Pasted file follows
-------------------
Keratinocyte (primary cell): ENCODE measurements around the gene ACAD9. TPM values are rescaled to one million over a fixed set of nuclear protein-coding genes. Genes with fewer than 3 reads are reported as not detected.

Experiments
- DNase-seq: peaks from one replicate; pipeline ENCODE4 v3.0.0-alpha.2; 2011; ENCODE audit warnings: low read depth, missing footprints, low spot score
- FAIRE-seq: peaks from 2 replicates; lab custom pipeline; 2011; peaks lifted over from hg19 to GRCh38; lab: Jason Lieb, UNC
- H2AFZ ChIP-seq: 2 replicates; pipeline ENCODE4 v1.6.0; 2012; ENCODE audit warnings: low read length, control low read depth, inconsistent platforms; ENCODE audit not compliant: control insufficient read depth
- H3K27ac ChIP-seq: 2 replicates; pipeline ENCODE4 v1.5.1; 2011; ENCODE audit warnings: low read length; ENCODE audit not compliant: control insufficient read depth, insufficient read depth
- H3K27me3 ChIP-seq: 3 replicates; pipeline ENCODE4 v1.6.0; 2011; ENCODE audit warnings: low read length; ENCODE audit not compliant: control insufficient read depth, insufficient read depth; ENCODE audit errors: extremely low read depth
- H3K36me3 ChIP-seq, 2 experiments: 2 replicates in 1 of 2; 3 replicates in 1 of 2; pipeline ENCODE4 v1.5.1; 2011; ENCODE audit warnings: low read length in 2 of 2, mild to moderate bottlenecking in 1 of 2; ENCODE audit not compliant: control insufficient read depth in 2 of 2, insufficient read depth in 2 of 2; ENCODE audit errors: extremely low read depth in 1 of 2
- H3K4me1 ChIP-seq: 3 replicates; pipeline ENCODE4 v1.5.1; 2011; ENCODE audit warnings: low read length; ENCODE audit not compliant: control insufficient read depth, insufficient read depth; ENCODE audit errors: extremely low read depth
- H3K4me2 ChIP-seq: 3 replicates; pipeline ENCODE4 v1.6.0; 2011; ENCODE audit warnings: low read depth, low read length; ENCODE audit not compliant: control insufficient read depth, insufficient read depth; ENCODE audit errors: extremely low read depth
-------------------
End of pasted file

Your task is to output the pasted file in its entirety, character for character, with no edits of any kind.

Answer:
Keratinocyte (primary cell): ENCODE measurements around the gene ACAD9. TPM values are rescaled to one million over a fixed set of nuclear protein-coding genes. Genes with fewer than 3 reads are reported as not detected.

Experiments
- DNase-seq: peaks from one replicate; pipeline ENCODE4 v3.0.0-alpha.2; 2011; ENCODE audit warnings: low read depth, missing footprints, low spot score
- FAIRE-seq: peaks from 2 replicates; lab custom pipeline; 2011; peaks lifted over from hg19 to GRCh38; lab: Jason Lieb, UNC
- H2AFZ ChIP-seq: 2 replicates; pipeline ENCODE4 v1.6.0; 2012; ENCODE audit warnings: low read length, control low read depth, inconsistent platforms; ENCODE audit not compliant: control insufficient read depth
- H3K27ac ChIP-seq: 2 replicates; pipeline ENCODE4 v1.5.1; 2011; ENCODE audit warnings: low read length; ENCODE audit not compliant: control insufficient read depth, insufficient read depth
- H3K27me3 ChIP-seq: 3 replicates; pipeline ENCODE4 v1.6.0; 2011; ENCODE audit warnings: low read length; ENCODE audit not compliant: control insufficient read depth, insufficient read depth; ENCODE audit errors: extremely low read depth
- H3K36me3 ChIP-seq, 2 experiments: 2 replicates in 1 of 2; 3 replicates in 1 of 2; pipeline ENCODE4 v1.5.1; 2011; ENCODE audit warnings: low read length in 2 of 2, mild to moderate bottlenecking in 1 of 2; ENCODE audit not compliant: control insufficient read depth in 2 of 2, insufficient read depth in 2 of 2; ENCODE audit errors: extremely low read depth in 1 of 2
- H3K4me1 ChIP-seq: 3 replicates; pipeline ENCODE4 v1.5.1; 2011; ENCODE audit warnings: low read length; ENCODE audit not compliant: control insufficient read depth, insufficient read depth; ENCODE audit errors: extremely low read depth
- H3K4me2 ChIP-seq: 3 replicates; pipeline ENCODE4 v1.6.0; 2011; ENCODE audit warnings: low read depth, low read length; ENCODE audit not compliant: control insufficient read depth, insufficient read depth; ENCODE audit errors: extremely low read depth